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Battered California Republicans Find Hope in a Long Shot


POLITICS - Kevin L. James, a conservative talk show host running for mayor of Los Angeles, was sitting in his campaign office recently pondering which was his bigger obstacle to victory: being openly Republican, or being openly gay. 

“Depending on what room you’re in here, sometimes it’s easier coming out gay to Republicans than it is coming out Republican to gays,” he said. 

By any measure, Mr. James, 49, is a bit of a long shot. He is a Republican brassy former prosecutor running in a Democratic city at a time when California is marching steadily to the left, making his first bid for office in a field of establishment candidates. 


Yet in the first major election since President Obama’s victory in November — voting that relegated the California Republican Party to the margins — Mr. James has become, at least for a few national Republicans, something of a lifeline. They see in his candidacy in the March 5 vote an outside chance to grab what could be a spirit-lifting victory, and perhaps even signal a way to get back in the game in California.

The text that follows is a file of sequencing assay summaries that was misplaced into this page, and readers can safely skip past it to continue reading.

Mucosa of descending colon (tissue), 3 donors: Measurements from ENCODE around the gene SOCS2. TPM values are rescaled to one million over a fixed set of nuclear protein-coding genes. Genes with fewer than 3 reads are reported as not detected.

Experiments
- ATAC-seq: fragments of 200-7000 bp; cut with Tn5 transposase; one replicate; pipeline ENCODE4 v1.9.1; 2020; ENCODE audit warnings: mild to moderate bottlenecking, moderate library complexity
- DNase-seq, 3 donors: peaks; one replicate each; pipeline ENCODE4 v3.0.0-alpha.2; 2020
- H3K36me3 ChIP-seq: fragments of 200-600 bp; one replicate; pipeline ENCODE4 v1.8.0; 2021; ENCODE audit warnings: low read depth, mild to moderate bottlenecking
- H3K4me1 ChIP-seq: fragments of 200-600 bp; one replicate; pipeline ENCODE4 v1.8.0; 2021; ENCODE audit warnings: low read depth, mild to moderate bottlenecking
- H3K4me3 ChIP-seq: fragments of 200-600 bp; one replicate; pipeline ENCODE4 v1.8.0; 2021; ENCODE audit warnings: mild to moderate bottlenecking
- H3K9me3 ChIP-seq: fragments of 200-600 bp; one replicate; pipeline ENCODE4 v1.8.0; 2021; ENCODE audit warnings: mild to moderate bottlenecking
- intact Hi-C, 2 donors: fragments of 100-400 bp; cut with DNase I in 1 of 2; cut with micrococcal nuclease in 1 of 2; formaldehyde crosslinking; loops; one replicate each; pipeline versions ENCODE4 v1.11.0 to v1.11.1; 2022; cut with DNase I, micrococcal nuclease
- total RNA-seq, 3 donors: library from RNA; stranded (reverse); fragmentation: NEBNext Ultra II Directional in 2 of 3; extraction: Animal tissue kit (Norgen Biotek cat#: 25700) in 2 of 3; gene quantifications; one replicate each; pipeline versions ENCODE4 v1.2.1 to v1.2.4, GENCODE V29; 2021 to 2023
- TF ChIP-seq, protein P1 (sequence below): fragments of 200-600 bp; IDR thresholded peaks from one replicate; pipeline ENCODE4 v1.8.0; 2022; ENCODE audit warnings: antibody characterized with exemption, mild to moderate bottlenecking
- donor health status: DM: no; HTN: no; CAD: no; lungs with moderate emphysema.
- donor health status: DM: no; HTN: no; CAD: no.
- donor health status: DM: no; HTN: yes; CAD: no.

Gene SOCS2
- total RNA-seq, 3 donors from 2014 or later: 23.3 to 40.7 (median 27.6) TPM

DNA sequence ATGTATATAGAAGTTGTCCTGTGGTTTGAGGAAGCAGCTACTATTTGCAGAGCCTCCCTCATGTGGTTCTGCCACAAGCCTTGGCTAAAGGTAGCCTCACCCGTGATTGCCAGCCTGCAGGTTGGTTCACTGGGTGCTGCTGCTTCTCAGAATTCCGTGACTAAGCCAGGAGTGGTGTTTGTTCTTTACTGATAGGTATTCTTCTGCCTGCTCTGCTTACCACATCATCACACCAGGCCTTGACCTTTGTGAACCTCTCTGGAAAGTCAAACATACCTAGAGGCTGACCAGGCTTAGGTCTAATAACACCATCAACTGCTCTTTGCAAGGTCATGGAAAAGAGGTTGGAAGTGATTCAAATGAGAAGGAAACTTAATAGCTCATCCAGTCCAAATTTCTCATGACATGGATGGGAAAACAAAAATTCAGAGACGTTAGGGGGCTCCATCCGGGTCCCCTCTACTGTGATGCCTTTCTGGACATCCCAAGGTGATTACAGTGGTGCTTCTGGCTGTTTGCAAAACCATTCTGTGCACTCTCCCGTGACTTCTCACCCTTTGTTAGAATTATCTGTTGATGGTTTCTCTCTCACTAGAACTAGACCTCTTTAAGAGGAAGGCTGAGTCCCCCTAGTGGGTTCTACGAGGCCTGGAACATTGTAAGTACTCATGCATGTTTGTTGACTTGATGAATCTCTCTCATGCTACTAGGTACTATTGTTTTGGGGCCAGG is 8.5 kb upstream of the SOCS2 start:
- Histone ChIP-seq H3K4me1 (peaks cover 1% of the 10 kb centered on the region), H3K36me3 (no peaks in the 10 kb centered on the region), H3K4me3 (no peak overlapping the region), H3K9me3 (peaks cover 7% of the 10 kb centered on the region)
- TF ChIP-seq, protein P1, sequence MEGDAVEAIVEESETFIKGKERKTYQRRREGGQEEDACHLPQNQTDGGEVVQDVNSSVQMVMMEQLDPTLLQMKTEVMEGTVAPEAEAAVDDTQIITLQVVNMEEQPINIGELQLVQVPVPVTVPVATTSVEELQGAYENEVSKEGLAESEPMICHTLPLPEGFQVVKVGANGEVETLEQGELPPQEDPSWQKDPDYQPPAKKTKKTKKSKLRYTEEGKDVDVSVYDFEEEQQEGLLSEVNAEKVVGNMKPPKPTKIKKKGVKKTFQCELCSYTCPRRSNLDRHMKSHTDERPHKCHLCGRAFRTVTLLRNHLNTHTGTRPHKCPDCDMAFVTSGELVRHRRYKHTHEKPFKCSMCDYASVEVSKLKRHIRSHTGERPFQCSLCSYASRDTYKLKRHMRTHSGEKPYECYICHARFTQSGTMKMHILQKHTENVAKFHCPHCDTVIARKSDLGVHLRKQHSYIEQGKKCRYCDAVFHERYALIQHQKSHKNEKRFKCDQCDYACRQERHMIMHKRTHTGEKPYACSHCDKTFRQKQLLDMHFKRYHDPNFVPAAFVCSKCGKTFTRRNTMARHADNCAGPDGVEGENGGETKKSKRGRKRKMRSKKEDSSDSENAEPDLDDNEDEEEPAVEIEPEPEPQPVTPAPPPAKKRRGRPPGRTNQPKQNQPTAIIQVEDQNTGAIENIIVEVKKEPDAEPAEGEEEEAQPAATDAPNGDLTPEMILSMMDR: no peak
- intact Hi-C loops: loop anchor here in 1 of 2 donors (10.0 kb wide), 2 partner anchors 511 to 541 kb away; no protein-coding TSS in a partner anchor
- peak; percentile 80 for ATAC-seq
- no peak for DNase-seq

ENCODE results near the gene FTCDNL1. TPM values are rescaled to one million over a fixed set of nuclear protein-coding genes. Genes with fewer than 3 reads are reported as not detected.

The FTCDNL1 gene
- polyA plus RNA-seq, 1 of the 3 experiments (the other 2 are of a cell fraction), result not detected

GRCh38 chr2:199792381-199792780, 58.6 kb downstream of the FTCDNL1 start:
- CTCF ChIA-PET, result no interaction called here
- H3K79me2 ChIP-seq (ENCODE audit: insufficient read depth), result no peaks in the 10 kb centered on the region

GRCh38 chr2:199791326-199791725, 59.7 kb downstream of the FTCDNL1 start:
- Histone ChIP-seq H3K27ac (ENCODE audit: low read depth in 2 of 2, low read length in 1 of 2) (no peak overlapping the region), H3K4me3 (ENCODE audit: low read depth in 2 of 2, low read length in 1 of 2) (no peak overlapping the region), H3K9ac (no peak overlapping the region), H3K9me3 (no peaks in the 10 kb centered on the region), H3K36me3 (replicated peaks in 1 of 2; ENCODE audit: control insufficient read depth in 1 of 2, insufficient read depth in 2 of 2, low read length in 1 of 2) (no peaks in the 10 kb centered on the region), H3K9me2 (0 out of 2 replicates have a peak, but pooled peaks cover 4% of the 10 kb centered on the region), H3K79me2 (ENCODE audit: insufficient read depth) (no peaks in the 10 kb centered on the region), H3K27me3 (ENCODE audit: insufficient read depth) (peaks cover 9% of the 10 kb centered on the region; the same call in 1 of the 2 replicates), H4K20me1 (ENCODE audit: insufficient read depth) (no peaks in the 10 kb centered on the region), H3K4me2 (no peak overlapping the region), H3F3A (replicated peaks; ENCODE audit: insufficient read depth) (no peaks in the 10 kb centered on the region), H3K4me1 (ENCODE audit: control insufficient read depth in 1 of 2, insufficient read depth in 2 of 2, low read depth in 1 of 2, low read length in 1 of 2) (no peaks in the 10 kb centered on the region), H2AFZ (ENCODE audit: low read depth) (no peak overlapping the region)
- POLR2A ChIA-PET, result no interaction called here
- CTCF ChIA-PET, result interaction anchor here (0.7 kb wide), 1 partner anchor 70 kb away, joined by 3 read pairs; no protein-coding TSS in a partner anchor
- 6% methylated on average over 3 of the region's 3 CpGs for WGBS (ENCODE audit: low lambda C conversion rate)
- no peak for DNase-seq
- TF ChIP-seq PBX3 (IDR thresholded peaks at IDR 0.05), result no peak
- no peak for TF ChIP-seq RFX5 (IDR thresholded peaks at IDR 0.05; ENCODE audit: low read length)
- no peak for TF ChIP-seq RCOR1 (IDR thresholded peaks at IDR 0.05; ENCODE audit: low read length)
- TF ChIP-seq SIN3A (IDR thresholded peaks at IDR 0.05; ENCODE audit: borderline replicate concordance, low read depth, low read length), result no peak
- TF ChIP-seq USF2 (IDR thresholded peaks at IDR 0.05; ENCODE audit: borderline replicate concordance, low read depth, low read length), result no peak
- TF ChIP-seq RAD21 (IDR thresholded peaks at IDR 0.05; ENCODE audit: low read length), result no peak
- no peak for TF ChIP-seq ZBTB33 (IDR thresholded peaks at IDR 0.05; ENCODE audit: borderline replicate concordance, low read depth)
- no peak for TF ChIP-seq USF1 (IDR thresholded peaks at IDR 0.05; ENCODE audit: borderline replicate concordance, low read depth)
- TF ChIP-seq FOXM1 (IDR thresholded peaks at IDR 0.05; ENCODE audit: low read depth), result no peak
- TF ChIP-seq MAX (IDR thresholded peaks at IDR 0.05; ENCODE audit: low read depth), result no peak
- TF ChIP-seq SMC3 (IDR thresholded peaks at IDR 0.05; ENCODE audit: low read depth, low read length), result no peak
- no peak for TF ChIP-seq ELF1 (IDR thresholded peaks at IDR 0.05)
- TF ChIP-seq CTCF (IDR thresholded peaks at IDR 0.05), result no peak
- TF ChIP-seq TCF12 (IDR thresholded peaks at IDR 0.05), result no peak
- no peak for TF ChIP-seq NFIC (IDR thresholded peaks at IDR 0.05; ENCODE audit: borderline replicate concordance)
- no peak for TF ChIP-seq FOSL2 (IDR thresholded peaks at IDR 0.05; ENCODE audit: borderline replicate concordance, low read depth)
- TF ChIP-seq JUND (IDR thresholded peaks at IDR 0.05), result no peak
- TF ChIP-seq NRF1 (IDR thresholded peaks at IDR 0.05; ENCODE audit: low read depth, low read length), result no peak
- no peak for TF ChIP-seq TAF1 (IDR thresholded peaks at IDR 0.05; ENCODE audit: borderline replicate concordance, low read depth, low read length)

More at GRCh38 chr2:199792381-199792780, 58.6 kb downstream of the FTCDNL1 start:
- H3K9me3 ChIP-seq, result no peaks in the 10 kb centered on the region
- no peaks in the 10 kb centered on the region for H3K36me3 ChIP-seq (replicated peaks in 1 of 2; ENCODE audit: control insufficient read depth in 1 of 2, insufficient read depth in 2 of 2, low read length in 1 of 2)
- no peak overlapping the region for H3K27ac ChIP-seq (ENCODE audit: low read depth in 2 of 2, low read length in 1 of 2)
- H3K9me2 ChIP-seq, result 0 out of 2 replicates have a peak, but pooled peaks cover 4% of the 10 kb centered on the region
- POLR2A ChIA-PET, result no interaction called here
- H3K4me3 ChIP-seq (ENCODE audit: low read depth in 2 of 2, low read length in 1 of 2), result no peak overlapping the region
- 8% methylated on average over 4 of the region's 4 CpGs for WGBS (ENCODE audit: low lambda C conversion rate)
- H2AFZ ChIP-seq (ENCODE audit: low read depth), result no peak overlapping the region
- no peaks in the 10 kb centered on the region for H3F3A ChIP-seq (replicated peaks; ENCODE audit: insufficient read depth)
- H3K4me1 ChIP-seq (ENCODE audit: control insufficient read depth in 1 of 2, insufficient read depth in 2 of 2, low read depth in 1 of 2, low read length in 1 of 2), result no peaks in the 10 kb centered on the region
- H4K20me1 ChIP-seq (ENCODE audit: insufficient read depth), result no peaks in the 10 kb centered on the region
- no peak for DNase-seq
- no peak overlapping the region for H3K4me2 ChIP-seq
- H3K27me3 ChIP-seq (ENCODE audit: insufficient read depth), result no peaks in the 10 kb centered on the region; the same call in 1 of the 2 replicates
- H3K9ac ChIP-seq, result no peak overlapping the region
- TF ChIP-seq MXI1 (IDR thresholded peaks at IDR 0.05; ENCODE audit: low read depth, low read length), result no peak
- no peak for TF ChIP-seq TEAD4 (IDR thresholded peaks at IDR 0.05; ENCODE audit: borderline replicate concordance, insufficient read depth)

Fred Davis, a Republican ad producer based in the Hollywood Hills who worked for the presidential campaign of Senator John McCain, created a political action committee to finance an advertising campaign to help Mr. James compete with his better-financed competitors. Mr. Davis was looking to raise $4 million from Republicans across the nation; he has since scaled back that goal a bit (he had raised $700,000 as of Friday). 

And Mr. James has retained John Weaver, a Republican political consultant who has long advised Mr. McCain, as his senior political adviser. Mr. Weaver has increasingly warned that Republicans are marginalizing themselves by moving to the right on issues like abortion, gay rights and immigration.  (Read the rest … including why Davis says candidate James is ‘from central casting’ … here




Vol 11 Issue 11

 Pub: Feb 5, 2013




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